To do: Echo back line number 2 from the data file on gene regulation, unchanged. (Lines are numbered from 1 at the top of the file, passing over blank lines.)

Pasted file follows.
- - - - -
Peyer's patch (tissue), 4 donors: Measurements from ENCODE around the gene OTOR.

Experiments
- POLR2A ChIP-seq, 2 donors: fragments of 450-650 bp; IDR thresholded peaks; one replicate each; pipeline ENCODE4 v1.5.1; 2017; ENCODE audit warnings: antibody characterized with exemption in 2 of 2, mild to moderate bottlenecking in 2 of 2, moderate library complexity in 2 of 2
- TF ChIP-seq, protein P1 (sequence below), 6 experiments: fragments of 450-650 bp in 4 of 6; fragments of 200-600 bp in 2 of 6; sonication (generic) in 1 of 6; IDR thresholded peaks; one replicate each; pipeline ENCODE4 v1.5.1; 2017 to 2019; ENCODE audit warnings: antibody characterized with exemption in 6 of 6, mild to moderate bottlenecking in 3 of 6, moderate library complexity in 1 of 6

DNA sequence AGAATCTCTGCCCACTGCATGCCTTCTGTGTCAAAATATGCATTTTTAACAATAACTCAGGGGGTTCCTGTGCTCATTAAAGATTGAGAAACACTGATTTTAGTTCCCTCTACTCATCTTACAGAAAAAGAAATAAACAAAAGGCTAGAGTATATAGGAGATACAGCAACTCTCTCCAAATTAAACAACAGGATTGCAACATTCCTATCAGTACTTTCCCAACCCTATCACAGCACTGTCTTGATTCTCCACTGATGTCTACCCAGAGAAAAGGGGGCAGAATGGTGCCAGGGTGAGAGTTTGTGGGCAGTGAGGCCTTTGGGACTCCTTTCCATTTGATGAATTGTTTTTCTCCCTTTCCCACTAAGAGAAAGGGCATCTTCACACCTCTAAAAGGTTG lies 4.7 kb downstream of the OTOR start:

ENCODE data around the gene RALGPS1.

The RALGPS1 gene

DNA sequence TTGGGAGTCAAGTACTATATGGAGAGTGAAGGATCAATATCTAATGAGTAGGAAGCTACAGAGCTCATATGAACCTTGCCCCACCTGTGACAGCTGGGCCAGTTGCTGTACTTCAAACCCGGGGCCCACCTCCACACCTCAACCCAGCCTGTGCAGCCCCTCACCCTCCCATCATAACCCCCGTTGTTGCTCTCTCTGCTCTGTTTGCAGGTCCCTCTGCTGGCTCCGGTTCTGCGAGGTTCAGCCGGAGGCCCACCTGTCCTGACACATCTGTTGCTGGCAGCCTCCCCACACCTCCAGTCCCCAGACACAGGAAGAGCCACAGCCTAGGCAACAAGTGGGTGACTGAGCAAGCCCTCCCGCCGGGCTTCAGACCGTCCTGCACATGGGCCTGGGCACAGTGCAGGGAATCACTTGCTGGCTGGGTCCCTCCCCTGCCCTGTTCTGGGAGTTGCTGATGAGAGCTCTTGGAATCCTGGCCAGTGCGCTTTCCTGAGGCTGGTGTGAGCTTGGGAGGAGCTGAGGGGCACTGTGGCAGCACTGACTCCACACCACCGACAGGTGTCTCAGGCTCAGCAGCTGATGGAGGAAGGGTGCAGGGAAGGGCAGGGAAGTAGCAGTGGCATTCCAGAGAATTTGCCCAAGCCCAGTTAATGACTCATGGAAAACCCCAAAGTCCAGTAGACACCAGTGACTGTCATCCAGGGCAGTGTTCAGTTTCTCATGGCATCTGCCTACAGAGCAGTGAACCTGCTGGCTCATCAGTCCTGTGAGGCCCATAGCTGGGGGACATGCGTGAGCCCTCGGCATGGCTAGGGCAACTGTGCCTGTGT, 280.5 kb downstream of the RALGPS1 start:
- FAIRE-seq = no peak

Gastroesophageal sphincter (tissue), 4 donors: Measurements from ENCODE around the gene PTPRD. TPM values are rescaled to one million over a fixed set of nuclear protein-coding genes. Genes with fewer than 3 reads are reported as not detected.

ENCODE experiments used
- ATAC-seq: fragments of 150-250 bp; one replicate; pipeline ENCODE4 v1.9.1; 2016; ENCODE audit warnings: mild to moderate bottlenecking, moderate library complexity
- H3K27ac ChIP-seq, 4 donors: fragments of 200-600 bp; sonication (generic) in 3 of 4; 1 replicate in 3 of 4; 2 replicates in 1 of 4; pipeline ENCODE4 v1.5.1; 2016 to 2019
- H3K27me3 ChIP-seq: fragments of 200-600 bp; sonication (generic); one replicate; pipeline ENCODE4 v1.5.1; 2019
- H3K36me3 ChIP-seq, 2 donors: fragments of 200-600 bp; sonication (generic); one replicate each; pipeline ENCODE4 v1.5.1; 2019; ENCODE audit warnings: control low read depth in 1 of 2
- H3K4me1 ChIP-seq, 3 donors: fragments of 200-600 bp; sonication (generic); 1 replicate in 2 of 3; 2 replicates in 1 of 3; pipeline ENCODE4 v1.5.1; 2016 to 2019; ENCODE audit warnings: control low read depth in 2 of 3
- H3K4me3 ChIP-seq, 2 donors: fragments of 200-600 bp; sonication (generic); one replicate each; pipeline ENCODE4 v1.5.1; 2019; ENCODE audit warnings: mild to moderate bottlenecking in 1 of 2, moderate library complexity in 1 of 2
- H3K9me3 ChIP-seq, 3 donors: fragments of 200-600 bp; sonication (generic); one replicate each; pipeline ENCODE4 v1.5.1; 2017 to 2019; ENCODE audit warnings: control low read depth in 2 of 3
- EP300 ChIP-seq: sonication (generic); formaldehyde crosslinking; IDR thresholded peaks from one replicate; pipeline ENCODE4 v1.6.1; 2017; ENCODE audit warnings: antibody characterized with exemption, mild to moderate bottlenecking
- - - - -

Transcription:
Experiments